A year ago, the Columbus Museum had on exhibit a collection of American works on paper called "Tracing the Nation." It was a collection of 105 pieces featuring the works by such artists as John Singer Sargent and Winslow Homer.
It was masterminded by collector Paul Magriel, who died in New York City in 1990 at age 84. Before he died, he convinced Joseph and Claire Flom of New York to buy the collection.
A few years ago, an art consultant called the Columbus Museum's former curator of collections and exhibitions Stephen Wicks and asked if the museum might be interested in the collection.
"I did extensive research on the Flom drawing collection compared to those already owned by the Columbus Museum," Wicks said. "Knowing the Floms did not want to break up the collection, I was concerned that the two groups might overlap, which would make it hard to argue for buying the lot. Fortunately, I found the two groups of drawings to be remarkably complementary."
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The museum already owned a Sargent landscape; the Flom collection featured a portrait. The museum's Homer is a scene in charcoal set in America; the Flom collection's is a figure study done in England.
Wicks said the Flom collection had rare drawings "of very high quality" by artists not represented in the museum's collection, including Theodore Robinson, Eastman Johnson, William Sidney Mount, James Whistler and Frederic Church.
Believe it or not, these 105 pieces were hanging in the Flom's New York home.
"These are absolutely fabulous works," said Kristen Miller Zohn, who is now the museum's curator of collections and exhibitions. "Some of these filled a lot of holes in our collection. So we made it a priority to purchase it."
Buying the art took a little creative thinking.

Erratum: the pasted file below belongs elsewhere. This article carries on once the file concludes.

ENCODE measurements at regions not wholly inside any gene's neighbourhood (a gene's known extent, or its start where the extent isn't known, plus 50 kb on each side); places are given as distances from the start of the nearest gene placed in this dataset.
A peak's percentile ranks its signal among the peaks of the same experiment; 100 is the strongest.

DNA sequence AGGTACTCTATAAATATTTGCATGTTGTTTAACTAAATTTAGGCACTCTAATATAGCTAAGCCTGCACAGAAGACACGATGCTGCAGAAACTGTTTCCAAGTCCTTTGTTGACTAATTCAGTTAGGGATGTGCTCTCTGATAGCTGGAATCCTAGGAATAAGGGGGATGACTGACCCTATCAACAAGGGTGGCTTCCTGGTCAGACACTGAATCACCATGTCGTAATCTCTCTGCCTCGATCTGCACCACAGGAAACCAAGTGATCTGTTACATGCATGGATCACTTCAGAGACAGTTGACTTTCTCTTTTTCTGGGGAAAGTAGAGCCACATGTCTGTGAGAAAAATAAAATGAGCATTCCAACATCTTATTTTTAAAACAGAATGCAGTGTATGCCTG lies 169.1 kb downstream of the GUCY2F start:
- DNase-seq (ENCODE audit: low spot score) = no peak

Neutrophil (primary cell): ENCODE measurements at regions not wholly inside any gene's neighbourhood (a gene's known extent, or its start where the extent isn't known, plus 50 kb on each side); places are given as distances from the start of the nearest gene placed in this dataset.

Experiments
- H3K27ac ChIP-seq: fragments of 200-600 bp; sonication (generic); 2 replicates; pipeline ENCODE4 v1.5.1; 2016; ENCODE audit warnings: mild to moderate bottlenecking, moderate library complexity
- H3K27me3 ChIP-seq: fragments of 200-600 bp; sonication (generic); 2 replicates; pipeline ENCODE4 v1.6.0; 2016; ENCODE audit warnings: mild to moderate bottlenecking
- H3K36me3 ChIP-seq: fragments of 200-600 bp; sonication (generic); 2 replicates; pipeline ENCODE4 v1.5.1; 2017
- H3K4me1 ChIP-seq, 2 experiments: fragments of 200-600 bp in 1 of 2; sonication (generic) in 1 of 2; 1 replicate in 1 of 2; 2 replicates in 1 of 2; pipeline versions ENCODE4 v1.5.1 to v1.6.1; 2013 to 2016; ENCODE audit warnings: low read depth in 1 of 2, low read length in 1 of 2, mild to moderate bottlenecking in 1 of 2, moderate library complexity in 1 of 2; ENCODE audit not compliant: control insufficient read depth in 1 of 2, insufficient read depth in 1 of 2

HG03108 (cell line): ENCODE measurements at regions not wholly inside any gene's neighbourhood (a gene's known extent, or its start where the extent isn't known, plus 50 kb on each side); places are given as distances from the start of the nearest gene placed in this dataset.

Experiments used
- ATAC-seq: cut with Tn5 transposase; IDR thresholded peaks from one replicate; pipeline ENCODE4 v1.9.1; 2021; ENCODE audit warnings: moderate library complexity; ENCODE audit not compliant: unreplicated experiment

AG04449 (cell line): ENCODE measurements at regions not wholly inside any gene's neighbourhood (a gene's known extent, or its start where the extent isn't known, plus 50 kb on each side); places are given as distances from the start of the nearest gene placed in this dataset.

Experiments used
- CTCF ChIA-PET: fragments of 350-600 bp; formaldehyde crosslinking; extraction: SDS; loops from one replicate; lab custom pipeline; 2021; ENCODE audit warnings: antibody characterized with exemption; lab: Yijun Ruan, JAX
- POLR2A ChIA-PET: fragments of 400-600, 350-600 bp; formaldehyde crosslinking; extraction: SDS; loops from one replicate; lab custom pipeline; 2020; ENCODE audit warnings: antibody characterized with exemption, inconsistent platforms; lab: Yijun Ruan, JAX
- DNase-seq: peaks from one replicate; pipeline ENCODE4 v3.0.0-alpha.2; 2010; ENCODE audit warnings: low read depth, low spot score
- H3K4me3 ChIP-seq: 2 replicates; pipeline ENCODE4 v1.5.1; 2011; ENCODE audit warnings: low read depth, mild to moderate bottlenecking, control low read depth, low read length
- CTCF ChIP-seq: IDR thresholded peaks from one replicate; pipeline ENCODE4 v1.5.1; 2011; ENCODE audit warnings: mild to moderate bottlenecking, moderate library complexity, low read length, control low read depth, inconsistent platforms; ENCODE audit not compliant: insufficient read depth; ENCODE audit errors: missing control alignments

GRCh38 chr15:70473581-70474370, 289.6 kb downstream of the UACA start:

The museum formed a group of 105 people who gave $6,000 over three years to buy the collection. If anyone wants to participate, it's not too late, Zohn said.
Last month, the museum was able to complete the purchase. All 105 pieces are currently in the museum's vault.
"Although I was involved in the research and negotiation of the acquisition, I'm convinced that much of the reason why the Floms seriously considered Columbus when so many other worthy museums were a potential repository is because of the museum's strong reputation among dealers like the one who brought this opportunity to our collection," Wick said. "Also to its serious commitment to building its American drawing collection."
Because the entire collection was on view last year, it will not be seen all together again for a while, Zohn said. Claire Flom came to Columbus for the opening of the exhibit. Sadly, she died a few months later.
Zohn is currently working on refurbishing the Hardaway Gallery. The Hardaway Gallery is currently being used as gallery space for traveling exhibits. But this space will become a gallery for the permanent collection. Some of Magriel/Flom collection will be shown in this gallery starting in November when it reopens, she said.
With this acquisition, the Columbus Museum is now in the Top 5 museums who own American works on paper, Zohn said.
"This is a major step," she said. "We have been collecting important American drawings since the museum opened in 1953. These are unique works on paper."